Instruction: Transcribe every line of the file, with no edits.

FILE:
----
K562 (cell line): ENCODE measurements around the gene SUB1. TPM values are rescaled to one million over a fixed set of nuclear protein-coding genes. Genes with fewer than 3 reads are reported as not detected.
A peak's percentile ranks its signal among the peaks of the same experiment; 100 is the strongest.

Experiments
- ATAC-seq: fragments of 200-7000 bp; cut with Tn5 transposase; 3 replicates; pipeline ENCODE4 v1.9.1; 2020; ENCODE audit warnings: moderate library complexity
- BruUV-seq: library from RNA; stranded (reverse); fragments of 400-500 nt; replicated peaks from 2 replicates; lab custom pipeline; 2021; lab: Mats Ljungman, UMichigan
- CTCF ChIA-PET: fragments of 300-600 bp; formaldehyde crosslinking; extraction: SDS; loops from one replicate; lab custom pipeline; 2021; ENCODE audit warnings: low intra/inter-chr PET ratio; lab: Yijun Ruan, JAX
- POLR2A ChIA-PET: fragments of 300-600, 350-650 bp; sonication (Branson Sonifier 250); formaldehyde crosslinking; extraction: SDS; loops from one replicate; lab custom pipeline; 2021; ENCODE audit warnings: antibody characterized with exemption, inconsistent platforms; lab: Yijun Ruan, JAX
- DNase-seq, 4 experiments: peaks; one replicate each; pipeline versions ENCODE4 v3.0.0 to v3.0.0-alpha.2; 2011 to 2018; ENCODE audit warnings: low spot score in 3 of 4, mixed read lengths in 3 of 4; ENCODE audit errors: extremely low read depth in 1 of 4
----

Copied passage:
K562 (cell line): ENCODE measurements around the gene SUB1. TPM values are rescaled to one million over a fixed set of nuclear protein-coding genes. Genes with fewer than 3 reads are reported as not detected.
A peak's percentile ranks its signal among the peaks of the same experiment; 100 is the strongest.

Experiments
- ATAC-seq: fragments of 200-7000 bp; cut with Tn5 transposase; 3 replicates; pipeline ENCODE4 v1.9.1; 2020; ENCODE audit warnings: moderate library complexity
- BruUV-seq: library from RNA; stranded (reverse); fragments of 400-500 nt; replicated peaks from 2 replicates; lab custom pipeline; 2021; lab: Mats Ljungman, UMichigan
- CTCF ChIA-PET: fragments of 300-600 bp; formaldehyde crosslinking; extraction: SDS; loops from one replicate; lab custom pipeline; 2021; ENCODE audit warnings: low intra/inter-chr PET ratio; lab: Yijun Ruan, JAX
- POLR2A ChIA-PET: fragments of 300-600, 350-650 bp; sonication (Branson Sonifier 250); formaldehyde crosslinking; extraction: SDS; loops from one replicate; lab custom pipeline; 2021; ENCODE audit warnings: antibody characterized with exemption, inconsistent platforms; lab: Yijun Ruan, JAX
- DNase-seq, 4 experiments: peaks; one replicate each; pipeline versions ENCODE4 v3.0.0 to v3.0.0-alpha.2; 2011 to 2018; ENCODE audit warnings: low spot score in 3 of 4, mixed read lengths in 3 of 4; ENCODE audit errors: extremely low read depth in 1 of 4